Freak Shows, Art as Protest and More Continuing Ed Fall Courses at SVA

August 20, 2015

The upcoming fall semester’s Division of Continuing Education course catalog has a plethora of new additions across departments that prospective students can choose from. Among them are Legal Aspects of Filmmaking, Selling Your Script and Modular Pattern Letterpress. The Visual and Critical Studies Continuing Education department boasts the largest selection of new course offerings. Here’s a brief preview of some of them:

tat425Though for the most part a bygone attraction, the freak show has left an indelible imprint on our cultural psyche. Instructor Anni Irish, who’s expertise on “freaks” has been featured in Vice and The New York TimesWomen in World blog, designed the course Freak Show: A Cultural and Historical Analysis of America’s Entertainment Industry to consider how the exploitative practices of the turn of the century freak- and sideshow business developed into today’s billion dollar entertainment industry. Highlighting specific circus acts and their personal histories (e.g. the Tattooed Lady, General Tom Thumb, etc.), Irish hopes the course “will give students a historical handle on this era and help them rethink the impact the freak show has had on American popular culture.”

Is Instagram art? Are tweets poetry? These are just a few of the questions Post-Internet Art Studio asks as it examines the ever-changing and multidisciplinary world of new media. By reflecting on the relationship of the Internet to the self and a broader sense of culture and art history, students investigate topics such as Internet surveillance, digital circulation, Glitch Feminism and 3D virtual worlds. “The definition [of Internet art] is slippery and expansive; it advances as networked culture and technology evolve,” says instructor Haley Bueschlen.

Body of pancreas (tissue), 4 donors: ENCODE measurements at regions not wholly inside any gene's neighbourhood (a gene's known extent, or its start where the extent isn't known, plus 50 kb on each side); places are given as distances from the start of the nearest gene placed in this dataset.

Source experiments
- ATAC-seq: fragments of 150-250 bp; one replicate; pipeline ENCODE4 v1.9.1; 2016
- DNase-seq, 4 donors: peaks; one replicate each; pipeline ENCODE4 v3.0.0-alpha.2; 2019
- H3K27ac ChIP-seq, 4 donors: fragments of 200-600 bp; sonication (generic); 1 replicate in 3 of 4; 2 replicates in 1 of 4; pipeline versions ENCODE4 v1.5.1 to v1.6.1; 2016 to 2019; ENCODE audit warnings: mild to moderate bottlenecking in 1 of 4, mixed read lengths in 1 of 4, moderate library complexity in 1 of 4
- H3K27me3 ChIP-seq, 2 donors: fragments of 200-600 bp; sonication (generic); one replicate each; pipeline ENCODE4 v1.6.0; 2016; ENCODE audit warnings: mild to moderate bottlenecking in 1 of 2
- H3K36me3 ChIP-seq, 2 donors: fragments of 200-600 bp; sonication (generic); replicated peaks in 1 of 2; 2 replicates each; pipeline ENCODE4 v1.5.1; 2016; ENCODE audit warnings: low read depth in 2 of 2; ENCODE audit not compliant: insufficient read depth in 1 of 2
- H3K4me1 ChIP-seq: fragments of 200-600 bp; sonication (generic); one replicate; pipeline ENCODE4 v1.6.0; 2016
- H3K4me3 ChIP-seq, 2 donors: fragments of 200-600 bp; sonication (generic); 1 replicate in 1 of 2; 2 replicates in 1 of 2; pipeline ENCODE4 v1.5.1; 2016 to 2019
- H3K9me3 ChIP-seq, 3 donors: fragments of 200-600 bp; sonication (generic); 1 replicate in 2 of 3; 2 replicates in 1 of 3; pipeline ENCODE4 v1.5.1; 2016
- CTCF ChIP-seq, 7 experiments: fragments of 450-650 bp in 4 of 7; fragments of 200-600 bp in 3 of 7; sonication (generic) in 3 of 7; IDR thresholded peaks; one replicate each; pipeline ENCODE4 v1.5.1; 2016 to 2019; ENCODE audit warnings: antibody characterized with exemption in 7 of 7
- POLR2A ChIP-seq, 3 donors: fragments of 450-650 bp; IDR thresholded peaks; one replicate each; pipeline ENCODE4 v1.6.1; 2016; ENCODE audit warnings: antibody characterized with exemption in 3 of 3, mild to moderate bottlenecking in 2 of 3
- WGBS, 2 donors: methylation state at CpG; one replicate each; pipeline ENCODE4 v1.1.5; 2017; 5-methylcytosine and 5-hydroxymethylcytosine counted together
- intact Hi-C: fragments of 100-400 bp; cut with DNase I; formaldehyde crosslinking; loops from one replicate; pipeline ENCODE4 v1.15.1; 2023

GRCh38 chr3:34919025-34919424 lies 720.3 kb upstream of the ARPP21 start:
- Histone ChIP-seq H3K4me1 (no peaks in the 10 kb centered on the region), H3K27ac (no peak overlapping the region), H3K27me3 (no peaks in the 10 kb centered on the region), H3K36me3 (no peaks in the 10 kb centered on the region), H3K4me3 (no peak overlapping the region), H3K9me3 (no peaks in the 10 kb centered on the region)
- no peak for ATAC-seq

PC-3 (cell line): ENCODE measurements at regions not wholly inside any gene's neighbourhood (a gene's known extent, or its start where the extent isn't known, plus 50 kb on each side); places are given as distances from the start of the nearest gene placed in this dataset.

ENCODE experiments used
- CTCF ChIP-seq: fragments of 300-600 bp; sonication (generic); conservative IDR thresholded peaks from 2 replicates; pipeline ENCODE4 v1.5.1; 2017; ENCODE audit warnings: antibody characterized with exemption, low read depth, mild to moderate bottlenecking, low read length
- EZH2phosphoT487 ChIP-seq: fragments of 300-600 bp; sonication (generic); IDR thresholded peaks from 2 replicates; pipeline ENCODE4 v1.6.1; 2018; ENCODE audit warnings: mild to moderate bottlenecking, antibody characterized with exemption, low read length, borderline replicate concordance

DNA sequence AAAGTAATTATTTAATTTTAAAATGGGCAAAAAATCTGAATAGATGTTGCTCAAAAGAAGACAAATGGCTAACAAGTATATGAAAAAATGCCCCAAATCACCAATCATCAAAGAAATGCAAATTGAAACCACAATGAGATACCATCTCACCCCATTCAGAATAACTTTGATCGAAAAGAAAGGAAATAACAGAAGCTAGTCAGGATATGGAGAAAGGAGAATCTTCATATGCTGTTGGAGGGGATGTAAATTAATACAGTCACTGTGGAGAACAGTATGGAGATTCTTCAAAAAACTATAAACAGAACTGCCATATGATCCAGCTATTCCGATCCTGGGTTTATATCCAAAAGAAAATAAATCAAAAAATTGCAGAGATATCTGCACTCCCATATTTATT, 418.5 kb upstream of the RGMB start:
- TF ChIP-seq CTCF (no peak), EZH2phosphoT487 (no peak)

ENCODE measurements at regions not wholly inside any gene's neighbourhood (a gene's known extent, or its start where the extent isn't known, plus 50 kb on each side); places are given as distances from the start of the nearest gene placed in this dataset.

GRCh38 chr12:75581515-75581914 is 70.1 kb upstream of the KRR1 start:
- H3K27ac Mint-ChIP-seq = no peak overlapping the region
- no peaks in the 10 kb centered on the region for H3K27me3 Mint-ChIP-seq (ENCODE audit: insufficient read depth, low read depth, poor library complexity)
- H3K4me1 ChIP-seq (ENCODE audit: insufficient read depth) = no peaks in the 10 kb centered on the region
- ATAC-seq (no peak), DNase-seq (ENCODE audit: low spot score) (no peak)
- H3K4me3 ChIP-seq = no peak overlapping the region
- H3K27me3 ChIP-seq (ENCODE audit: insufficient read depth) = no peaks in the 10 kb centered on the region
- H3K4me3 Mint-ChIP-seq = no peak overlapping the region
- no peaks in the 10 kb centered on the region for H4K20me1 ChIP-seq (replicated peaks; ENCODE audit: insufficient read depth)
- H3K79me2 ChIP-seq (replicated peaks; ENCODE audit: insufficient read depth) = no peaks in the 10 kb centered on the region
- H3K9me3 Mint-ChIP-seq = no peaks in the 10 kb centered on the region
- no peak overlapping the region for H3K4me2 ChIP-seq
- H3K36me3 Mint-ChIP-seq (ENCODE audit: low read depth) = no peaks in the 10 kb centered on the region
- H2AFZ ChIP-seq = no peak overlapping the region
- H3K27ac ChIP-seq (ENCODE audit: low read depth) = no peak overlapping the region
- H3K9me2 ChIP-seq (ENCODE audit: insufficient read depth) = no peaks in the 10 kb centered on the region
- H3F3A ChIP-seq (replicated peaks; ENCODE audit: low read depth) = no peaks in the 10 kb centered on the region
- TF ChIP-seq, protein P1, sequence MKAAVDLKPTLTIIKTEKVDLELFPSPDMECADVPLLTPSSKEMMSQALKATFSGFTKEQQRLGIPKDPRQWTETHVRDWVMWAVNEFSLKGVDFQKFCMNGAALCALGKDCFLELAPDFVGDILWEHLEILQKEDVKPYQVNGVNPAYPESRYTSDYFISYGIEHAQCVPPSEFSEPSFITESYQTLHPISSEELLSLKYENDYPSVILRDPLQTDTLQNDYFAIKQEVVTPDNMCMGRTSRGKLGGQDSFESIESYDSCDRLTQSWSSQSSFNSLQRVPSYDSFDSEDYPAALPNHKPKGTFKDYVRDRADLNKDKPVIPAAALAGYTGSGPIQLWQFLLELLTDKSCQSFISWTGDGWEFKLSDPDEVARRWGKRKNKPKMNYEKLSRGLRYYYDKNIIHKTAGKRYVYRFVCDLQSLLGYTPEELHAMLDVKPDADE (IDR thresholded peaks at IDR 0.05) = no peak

A hybrid studio/lecture course, Performance Art: Discovery and Definition teaches modern day performance art as theory and practice. As a practicing actor and artist, instructor Hollis Witherspoon admits “a need and desire to integrate these two fields.” Examining art movements such as “tableau vivant” and the “anti-art” of the Fluxus movement, and artists including Bruce Nauman and Marina Abramovic, students apply historical context to their own performance techniques through improvisational workshops.

In Art as Protest: Subversive Practices taught by conceptual artist and curator Kat Chamberlin, students learn that not only can art be political, it can be radical and revolutionary. Surveying historical and contemporary “agitational” art practices that have been evocative, humorous or subversive in execution, students will apply the teachings of these examples in a performance, installation, video or new media project that expresses protest.

To learn more about these and other Visual and Critical Studies Continuing Education courses, an information session will be held on Monday, August 24, 6:30 – 8:30pm at 133/141 West 21st Street, Room 402C. Contact [email protected] to RSVP.

For a full list of upcoming fall information sessions for Continuing Education departments, visit

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